If you’re a private company founder or executive, you’ve probably seen a cap table that looks something like this before:
Cap tables come in all shapes and sizes but at a minimum they should display the holdings information for every existing shareholder. Before moving onto the Shareworks platform, most of our clients admitted to using Microsoft Excel to manage for cap table management (and more than a few were still using pen and paper).
Whatever method you use, you can stay on top of everything and avoid costly mistakes by implementing a few best practices. (Note: this isn’t a comprehensive checklist, but it should help you address the most important areas.)
Record basic share counts
Start with the basics: who are the shareholders, how many shares do they have and what percentage of the company do they own? It’s also important to separate out holdings by share type (common vs. preferred).
Start a central repository
You’ll also need to keep track of all legal documents related to the shareholders and at some point, you will likely start recording shareholder transactions and reporting to investors. Having a central repository for all this information helps avoid conflicting records and makes it easy for everyone to access information when needed.
Keep up with compliance
Compliance is pretty straightforward in the early stages, but more and more regulations come into play as your company matures. You want everything on your cap table to be legally correct and verifiable. A few consultations from a good attorney goes a long way here, so don’t be afraid to seek counsel.
Here is also a list of the most common regulations you should be aware of:
1. ISO 100k limits stipulate how many options can vest in a given calendar year in order to qualify for certain tax treatment.
2. IRC 409A regulations require you to do a formal valuation at least once a year to determine an appropriate strike price for options.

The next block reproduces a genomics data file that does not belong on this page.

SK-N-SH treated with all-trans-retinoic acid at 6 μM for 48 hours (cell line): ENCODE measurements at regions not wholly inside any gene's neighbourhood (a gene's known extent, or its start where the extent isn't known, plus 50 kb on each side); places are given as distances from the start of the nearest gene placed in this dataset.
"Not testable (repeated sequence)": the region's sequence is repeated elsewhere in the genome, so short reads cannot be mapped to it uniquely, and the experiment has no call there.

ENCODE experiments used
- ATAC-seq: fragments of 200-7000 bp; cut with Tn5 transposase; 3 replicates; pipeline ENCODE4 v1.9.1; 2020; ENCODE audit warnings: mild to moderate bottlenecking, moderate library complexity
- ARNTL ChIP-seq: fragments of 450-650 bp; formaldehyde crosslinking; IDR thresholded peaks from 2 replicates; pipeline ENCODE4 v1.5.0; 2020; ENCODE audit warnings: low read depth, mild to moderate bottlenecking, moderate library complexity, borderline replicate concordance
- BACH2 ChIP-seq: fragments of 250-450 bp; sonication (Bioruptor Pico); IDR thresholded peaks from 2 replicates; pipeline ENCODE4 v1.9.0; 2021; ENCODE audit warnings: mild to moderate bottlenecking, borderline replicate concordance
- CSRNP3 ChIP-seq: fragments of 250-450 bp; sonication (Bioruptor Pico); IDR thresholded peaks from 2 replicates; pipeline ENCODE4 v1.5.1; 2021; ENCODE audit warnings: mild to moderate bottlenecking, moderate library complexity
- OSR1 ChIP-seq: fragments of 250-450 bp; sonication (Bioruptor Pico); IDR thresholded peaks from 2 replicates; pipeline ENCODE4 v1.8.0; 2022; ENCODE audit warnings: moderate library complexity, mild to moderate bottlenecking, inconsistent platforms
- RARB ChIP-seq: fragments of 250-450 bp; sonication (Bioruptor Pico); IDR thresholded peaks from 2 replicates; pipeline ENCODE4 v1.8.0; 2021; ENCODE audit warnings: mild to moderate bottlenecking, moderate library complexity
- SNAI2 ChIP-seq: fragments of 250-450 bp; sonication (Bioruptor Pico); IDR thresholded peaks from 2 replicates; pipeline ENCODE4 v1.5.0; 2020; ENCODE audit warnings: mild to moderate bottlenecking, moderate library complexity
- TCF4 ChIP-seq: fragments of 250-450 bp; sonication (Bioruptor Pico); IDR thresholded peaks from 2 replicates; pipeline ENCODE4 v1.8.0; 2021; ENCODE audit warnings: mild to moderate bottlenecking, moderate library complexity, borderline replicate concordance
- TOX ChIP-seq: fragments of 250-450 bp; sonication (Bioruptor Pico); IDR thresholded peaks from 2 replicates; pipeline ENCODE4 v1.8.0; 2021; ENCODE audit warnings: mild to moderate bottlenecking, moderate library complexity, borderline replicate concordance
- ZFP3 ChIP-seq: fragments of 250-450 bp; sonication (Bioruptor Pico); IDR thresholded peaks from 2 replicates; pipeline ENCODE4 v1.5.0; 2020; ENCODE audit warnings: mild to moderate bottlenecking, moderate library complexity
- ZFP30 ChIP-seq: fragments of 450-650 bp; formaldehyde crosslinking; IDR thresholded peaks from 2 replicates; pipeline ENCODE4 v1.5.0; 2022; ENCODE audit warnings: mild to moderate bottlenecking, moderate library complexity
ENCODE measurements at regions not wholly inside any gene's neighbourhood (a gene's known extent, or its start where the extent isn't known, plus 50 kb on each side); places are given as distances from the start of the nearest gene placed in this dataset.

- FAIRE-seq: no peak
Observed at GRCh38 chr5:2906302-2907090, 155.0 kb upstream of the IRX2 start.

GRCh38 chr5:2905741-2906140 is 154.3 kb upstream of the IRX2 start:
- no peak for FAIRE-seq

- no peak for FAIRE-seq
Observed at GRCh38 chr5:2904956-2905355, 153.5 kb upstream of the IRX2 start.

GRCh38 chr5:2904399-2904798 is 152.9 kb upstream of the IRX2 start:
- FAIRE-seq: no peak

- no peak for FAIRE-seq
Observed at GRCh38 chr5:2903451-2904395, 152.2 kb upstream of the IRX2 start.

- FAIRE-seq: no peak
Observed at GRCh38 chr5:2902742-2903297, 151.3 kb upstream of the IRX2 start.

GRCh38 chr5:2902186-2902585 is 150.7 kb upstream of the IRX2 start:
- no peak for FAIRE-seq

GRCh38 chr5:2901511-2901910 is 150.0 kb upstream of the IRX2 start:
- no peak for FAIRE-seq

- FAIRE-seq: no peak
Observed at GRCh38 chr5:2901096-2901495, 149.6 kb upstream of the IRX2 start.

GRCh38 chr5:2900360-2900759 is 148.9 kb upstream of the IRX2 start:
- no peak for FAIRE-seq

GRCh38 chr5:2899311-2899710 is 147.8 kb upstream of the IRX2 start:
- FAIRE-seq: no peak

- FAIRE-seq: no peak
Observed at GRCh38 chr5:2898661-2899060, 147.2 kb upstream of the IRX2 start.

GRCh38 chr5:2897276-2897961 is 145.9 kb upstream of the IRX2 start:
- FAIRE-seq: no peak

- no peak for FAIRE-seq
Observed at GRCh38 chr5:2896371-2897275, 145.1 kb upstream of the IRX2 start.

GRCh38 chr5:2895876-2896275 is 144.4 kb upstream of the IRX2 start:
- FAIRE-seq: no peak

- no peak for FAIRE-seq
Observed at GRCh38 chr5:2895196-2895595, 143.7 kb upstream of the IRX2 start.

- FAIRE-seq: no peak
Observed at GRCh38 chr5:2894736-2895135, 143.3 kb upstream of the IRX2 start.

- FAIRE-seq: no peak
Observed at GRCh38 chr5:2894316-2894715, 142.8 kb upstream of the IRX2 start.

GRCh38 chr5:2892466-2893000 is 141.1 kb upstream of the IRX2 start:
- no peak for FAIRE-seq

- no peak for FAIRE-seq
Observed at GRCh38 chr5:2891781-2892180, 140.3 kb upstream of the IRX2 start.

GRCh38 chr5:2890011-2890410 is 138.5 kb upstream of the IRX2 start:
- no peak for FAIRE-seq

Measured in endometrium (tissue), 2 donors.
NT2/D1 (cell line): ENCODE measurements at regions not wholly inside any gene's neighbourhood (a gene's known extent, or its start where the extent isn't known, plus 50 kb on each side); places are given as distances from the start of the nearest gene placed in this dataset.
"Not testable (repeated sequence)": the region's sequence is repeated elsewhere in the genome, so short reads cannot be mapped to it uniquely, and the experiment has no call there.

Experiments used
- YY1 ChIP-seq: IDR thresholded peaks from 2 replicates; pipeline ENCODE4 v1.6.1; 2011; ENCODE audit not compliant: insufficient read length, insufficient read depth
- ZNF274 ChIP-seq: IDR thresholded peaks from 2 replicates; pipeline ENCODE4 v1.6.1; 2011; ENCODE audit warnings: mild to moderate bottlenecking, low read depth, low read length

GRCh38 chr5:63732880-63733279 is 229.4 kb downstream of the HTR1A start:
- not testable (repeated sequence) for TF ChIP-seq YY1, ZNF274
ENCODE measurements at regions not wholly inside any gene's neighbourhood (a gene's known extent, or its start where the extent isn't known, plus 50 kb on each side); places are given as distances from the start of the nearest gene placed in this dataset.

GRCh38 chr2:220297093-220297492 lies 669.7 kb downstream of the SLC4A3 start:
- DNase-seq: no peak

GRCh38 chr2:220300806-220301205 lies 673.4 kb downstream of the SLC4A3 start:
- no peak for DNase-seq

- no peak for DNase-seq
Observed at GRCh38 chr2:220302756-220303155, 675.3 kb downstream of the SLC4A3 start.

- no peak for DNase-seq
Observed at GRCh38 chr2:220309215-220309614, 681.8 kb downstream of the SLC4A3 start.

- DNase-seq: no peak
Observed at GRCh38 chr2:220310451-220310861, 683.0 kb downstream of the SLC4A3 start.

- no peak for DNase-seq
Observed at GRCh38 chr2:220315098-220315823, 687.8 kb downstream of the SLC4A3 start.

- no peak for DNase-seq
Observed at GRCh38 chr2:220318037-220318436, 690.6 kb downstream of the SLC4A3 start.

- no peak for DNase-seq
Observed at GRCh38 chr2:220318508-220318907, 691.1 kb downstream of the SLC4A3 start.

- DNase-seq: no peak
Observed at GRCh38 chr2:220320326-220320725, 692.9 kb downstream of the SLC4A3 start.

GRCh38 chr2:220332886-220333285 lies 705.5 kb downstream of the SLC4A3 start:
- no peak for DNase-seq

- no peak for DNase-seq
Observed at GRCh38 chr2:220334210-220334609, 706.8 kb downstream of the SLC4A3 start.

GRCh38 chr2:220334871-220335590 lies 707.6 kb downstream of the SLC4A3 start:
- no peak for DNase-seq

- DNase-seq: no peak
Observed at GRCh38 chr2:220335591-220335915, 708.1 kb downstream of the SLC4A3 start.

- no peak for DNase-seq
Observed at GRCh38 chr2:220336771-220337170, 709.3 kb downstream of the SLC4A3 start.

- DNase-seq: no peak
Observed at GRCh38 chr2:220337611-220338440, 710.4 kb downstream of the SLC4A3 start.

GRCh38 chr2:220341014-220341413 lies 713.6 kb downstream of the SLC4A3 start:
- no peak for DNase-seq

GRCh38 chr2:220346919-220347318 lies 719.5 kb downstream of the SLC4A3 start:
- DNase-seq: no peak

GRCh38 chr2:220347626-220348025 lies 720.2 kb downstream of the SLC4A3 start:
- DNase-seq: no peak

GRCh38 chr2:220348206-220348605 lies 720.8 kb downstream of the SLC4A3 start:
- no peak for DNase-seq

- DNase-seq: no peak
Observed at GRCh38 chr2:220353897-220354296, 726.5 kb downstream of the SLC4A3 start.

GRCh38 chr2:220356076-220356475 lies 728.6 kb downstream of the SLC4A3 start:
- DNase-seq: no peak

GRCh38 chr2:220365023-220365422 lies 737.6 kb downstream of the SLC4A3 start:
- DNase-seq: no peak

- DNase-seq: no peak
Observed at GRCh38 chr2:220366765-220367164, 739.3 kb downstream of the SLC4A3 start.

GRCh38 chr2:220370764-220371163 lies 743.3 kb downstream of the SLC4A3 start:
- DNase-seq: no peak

3. ASC 718 (formerly FAS 123R) is an accounting requirement for measuring and recording the expense associated with issuing equity-based compensation.
4. Rule 701 is an exemption from being required to register with the SEC in order to issue equity compensation.
5. 83(b) election pertains to an employee’s tax treatment of restricted stock awards, and if the employee wants to make the election it needs to be filed by the employee within 30 days of grant.
Keep everyone on the same page
It may seem obvious but having a single source of truth for your cap table is really important. Whether you designate one person to manage the cap table or several, it’s vital that any changes to the cap table are known to all of the relevant parties.
Why does this matter? You’ll end up with angry shareholders and investors if they’ve made decisions based on incorrect or out-of-date information, so make sure all parties are in the know.
Use Software Over Spreadsheets
We may be biased here but organizing and managing your cap table with cap table management software is far more effective than Excel. This is because spreadsheets are prone to error, and as we discussed in the previous section, one small error on a cap table can lead to countless headaches down the road. (we outlined five reasons to stop using spreadsheets here)
In the final section of this Cap Table Guide, we’ll look at an example of a cap table template and how an equity plan administration would be able to manage it.